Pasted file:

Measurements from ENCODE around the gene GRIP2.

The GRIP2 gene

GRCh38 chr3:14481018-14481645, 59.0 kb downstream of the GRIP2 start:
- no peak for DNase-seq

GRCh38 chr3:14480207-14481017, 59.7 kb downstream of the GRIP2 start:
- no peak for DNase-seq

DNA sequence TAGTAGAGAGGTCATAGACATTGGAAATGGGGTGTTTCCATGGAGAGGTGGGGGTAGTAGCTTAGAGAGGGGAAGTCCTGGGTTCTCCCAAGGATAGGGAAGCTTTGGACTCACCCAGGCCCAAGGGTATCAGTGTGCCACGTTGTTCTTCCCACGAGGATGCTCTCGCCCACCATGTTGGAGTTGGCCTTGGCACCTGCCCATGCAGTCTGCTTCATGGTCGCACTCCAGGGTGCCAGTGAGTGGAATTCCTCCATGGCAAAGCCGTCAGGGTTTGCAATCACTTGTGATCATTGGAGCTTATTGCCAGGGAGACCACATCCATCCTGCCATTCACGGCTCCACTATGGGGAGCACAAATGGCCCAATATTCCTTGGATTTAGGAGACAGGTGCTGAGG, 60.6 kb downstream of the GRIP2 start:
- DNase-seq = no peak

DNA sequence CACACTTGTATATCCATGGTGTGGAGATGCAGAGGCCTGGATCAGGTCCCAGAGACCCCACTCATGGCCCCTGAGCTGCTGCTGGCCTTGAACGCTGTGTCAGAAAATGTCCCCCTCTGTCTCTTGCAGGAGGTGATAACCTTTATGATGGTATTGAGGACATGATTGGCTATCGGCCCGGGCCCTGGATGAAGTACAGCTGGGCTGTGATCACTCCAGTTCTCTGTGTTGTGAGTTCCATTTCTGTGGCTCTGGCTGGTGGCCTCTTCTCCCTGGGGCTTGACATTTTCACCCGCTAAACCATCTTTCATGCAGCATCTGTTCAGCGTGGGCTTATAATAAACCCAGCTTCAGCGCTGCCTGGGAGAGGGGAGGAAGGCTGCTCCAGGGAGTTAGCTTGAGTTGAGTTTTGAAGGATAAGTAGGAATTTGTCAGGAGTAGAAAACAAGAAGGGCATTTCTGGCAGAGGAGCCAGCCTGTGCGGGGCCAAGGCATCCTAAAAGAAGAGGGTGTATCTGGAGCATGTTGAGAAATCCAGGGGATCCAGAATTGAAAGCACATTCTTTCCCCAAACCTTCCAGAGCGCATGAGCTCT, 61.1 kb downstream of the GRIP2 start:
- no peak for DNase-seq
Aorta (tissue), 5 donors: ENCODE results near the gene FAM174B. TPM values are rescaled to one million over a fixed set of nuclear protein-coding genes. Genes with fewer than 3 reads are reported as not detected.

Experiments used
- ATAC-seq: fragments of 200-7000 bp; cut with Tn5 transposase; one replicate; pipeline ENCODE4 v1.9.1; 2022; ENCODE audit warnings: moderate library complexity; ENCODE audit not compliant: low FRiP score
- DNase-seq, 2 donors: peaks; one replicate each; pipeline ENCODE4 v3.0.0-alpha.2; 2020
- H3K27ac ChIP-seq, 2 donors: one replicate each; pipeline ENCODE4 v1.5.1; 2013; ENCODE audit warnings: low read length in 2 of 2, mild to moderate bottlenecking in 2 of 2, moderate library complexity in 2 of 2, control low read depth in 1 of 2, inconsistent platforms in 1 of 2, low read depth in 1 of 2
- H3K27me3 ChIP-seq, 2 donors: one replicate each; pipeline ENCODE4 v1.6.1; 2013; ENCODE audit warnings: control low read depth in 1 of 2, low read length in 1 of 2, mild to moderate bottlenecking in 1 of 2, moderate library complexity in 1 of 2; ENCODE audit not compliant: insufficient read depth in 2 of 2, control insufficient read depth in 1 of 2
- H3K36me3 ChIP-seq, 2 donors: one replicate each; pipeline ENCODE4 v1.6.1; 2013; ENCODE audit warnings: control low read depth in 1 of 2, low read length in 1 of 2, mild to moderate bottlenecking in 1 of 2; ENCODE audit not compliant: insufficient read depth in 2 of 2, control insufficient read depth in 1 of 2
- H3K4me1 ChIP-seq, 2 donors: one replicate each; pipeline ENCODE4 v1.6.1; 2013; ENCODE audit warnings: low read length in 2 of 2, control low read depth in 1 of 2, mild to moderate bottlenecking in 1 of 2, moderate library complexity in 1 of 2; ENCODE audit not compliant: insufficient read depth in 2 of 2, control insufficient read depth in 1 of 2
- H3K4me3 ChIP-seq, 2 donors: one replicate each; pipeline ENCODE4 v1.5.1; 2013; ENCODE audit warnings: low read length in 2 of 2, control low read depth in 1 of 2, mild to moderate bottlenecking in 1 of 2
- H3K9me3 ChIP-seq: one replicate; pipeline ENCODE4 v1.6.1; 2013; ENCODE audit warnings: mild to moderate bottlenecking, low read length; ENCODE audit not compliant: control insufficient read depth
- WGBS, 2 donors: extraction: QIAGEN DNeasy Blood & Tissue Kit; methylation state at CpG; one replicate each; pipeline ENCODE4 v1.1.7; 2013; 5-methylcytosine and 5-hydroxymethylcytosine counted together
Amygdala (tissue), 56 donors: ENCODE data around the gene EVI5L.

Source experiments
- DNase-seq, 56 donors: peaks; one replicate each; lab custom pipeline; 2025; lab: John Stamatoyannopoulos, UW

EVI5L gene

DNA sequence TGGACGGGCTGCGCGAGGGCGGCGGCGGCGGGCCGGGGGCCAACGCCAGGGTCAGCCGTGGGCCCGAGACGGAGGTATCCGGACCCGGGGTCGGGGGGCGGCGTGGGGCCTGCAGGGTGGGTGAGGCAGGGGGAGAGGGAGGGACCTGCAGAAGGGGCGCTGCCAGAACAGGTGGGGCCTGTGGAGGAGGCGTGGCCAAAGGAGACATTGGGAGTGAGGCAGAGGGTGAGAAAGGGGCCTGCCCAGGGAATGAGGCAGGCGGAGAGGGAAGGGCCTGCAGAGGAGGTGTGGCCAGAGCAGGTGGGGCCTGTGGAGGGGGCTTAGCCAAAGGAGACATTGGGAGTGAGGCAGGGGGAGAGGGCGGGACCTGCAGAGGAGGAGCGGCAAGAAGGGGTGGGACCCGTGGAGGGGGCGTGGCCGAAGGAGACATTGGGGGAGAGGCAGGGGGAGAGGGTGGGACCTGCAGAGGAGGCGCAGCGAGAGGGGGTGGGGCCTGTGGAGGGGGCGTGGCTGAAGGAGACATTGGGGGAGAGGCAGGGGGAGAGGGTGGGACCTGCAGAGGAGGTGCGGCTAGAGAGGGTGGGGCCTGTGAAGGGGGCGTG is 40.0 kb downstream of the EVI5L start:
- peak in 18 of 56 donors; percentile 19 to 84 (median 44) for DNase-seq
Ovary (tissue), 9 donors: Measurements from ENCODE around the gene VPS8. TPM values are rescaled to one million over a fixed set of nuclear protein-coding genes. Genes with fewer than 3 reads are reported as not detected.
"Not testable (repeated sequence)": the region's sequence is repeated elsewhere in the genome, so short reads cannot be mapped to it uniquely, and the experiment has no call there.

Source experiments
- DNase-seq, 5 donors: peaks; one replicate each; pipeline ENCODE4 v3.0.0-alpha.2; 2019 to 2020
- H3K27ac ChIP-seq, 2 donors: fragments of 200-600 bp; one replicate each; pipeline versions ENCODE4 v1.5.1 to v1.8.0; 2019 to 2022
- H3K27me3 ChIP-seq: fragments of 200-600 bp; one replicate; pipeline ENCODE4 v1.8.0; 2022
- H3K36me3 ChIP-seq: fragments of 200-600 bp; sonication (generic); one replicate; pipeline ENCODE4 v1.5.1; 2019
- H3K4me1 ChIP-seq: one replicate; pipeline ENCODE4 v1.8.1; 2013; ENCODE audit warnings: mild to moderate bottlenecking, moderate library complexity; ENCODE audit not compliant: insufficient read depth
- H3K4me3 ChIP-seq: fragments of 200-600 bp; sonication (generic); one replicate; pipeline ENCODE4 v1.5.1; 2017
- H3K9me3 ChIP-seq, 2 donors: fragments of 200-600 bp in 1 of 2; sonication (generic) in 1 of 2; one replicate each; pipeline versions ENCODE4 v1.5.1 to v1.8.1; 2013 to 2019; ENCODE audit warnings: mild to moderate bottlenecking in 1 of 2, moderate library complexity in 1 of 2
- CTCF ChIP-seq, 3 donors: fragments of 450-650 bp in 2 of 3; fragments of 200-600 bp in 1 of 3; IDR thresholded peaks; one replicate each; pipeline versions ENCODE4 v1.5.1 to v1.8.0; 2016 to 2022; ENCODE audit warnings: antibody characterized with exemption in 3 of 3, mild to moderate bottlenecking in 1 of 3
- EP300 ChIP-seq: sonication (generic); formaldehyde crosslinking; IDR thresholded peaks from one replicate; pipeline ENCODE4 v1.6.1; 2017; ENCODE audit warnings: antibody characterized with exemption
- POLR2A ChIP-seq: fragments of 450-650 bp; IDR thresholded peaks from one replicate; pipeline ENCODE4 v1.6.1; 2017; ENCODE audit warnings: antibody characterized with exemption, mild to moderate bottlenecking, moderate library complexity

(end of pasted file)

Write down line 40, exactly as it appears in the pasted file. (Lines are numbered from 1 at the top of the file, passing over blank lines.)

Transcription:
- POLR2A ChIP-seq: fragments of 450-650 bp; IDR thresholded peaks from one replicate; pipeline ENCODE4 v1.6.1; 2017; ENCODE audit warnings: antibody characterized with exemption, mild to moderate bottlenecking, moderate library complexity